How to File for Chapter 13 Bankruptcy

Known also as reorganization or wage earner’s bankruptcy, Chapter 13 bankruptcy enables you to develop a repayment plan to satisfy all or part of your debts. The advantage of this type of bankruptcy—versus a Chapter 7 one—is that you don’t have to sell your property to repay creditors. The process for Chapter 13 bankruptcy takes three to five years, depending on the repayment plan, and costs $310 in filing and administrative fees.

Requirements for Chapter 13

Many people file for Chapter 13 bankruptcy because they were not eligible to file for Chapter 7 bankruptcy, which liquidates your assets to pay off creditors and discharges your debts immediately. Chapter 13 bankruptcy is designed for consumers who have enough income to pay back all or part of their debts within five years. Those who don’t meet that criterion should be eligible for Chapter 7 bankruptcy. Your unsecured debts must be less than $394,725 in a Chapter 13 bankruptcy and your secured debts, less than $1,184,200. (These amounts are adjusted periodically for inflation.) You also must be current on your federal and state income taxes for the past four years.

What Do You Need to File Chapter 13?

Before you can file for a Chapter 13 bankruptcy, you must complete a credit-counseling course by phone, in person or online within 180 days before filing for bankruptcy. In the session, the counselor considers other feasible ways to manage your debt burden without bankruptcy and without increasing your total debt load. You don’t have to accept any alternate plan a counselor proposes, but you must file that plan and certificate of completion with your bankruptcy filing. Some non-profit credit counselors may charge a reasonable fee for the session, typically between $25 and $50. If you can’t pay the fee, the agency must charge a reduced rate or waive the fee altogether.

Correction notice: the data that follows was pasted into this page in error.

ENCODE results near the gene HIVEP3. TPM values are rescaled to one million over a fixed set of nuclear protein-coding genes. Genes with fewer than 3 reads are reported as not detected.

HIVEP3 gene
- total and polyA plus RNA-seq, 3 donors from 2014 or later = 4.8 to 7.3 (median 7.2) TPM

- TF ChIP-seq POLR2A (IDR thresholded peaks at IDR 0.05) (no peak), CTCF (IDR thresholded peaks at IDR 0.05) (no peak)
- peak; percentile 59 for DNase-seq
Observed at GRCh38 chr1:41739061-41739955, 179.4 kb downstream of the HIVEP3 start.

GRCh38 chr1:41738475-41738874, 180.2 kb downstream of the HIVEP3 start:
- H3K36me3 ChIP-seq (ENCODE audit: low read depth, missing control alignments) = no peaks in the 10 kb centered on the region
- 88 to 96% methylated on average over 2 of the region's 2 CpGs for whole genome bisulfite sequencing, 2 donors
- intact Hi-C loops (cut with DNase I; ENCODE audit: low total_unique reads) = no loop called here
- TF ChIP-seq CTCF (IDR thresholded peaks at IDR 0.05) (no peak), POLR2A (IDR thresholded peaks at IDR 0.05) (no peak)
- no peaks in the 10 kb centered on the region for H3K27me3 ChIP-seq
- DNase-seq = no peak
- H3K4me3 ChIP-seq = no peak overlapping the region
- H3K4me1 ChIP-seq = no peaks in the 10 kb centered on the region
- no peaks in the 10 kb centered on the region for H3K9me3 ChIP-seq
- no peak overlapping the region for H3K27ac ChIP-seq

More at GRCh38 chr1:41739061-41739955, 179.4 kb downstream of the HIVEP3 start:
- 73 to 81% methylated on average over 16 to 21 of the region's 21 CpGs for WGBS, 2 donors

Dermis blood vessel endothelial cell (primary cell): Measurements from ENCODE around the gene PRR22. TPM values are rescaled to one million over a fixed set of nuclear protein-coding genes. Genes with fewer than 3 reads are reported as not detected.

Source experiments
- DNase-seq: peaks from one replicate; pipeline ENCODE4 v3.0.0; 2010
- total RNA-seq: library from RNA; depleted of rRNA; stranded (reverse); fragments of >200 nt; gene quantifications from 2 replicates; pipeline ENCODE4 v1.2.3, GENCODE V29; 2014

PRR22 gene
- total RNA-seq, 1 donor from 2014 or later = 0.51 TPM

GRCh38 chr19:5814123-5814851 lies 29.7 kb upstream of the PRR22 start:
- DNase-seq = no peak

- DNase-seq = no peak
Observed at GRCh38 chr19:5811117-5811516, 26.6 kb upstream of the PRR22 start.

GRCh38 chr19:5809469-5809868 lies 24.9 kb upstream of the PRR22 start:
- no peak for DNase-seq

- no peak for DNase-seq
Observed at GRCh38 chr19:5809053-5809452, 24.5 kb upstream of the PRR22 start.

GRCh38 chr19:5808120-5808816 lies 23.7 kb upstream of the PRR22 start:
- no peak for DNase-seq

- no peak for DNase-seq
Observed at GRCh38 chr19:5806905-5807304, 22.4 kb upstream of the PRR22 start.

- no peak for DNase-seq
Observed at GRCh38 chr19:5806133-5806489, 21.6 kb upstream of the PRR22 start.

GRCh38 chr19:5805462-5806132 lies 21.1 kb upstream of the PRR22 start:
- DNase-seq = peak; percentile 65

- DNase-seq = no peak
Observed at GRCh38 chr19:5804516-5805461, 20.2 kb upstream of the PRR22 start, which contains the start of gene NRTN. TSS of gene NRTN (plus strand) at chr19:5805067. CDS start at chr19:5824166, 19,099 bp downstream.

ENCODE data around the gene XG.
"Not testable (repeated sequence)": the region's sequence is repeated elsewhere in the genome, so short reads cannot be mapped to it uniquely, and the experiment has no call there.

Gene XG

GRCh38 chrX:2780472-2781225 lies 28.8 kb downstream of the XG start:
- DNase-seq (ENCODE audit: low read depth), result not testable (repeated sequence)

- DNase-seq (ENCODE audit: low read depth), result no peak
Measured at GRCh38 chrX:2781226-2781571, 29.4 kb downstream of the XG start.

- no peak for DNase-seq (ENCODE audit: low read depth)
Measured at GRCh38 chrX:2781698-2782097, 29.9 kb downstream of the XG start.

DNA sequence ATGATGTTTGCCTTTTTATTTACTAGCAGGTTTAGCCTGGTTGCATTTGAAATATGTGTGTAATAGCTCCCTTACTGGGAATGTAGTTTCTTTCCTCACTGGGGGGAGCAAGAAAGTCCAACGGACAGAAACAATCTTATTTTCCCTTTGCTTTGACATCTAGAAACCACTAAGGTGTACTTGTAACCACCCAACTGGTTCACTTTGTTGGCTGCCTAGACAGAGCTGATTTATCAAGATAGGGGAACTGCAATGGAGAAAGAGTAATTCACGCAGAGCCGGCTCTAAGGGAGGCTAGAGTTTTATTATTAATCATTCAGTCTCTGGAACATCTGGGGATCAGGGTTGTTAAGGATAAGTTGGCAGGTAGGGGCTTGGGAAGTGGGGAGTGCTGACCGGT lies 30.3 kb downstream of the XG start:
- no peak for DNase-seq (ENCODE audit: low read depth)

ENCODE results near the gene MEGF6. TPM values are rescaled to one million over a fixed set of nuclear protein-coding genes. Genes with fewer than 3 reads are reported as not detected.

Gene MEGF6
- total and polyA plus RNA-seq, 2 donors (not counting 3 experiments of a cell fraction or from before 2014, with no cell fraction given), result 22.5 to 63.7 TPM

To start your bankruptcy petition, you must fill out at least a dozen forms that list your property, debts, income, expenses and information on transactions from the previous two years. You also need to put together a mailing list of your creditors and their contact information, as well as document any debts you dispute. You also need a copy of your credit counseling certificate and pay stubs from the past 60 days. Your trustee may also request a copy of your most recent tax return and other documents. You can file the forms at once. Or, you can file a two-page form to start the process and file the remaining forms within 14 days. Here are the most common forms you need:

You may need to fill out these next forms depending on your particular case:

  • B 101A: Initial Statement About an Eviction Judgment Against You
  • B 101B: Statement About Payment of an Eviction Judgment Against You
  • B 106 Schedule H: Schedule H: Your Co-debtors
  • B 106 Schedule J-2: Schedule J-2: Expenses for Separate Household of Debtor 2
  • B 119: Bankruptcy Petition Preparer’s Notice, Declaration, and Signature

Chapter 13 Fees

The bankruptcy court charges a $235 filing fee and a $75 administrative fee, both of which must be paid to the clerk of court when you file. If you get the court’s permission, you can pay both fees in four installments and the first installment must be paid no later than 120 days after the filing. If you fail to pay the fees, your case may be dismissed. To request installments, file the following form:

  • B 103A: Application for Individuals to Pay the Filing Fee in Installments

What Happens After Your Chapter 13 Filing?

After you file for Chapter 13 bankruptcy, a trustee is appointed to administer your case. The creditors that you listed in your filing will be notified by the bankruptcy clerk that you have filed for bankruptcy and most collection actions must stop, including foreclosure proceedings. Within 14 days from filing for Chapter 13, you must file a repayment plan that is submitted for court approval. The plan must include fixed payments on a regular schedule—typically biweekly or monthly—paid to the trustee who then distributes the funds to creditors according to the plan’s terms. Creating a feasible repayment plan is complicated, so it’s best to hire a bankruptcy lawyer to help you through the process.